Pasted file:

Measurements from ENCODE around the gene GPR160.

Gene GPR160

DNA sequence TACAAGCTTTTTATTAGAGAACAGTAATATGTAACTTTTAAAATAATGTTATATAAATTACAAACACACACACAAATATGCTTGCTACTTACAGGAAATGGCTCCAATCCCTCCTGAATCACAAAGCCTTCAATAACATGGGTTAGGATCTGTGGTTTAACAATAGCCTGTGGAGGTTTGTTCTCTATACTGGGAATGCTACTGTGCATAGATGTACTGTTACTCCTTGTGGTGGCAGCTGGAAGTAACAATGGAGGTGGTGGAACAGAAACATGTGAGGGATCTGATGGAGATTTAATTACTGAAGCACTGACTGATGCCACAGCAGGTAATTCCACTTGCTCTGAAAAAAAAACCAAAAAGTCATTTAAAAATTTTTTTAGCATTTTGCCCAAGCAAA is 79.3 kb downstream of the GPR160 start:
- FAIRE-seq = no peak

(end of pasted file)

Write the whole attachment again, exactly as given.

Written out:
Measurements from ENCODE around the gene GPR160.

Gene GPR160

DNA sequence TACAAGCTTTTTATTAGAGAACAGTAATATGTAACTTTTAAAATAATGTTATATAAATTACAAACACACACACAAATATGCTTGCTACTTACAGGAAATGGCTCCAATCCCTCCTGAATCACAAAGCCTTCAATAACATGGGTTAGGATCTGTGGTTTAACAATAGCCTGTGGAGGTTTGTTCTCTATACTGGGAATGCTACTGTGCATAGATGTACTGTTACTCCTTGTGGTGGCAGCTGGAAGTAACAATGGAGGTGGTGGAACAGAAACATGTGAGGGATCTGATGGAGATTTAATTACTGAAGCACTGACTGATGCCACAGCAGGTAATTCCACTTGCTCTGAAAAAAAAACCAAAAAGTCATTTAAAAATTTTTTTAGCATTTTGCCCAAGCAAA is 79.3 kb downstream of the GPR160 start:
- FAIRE-seq = no peak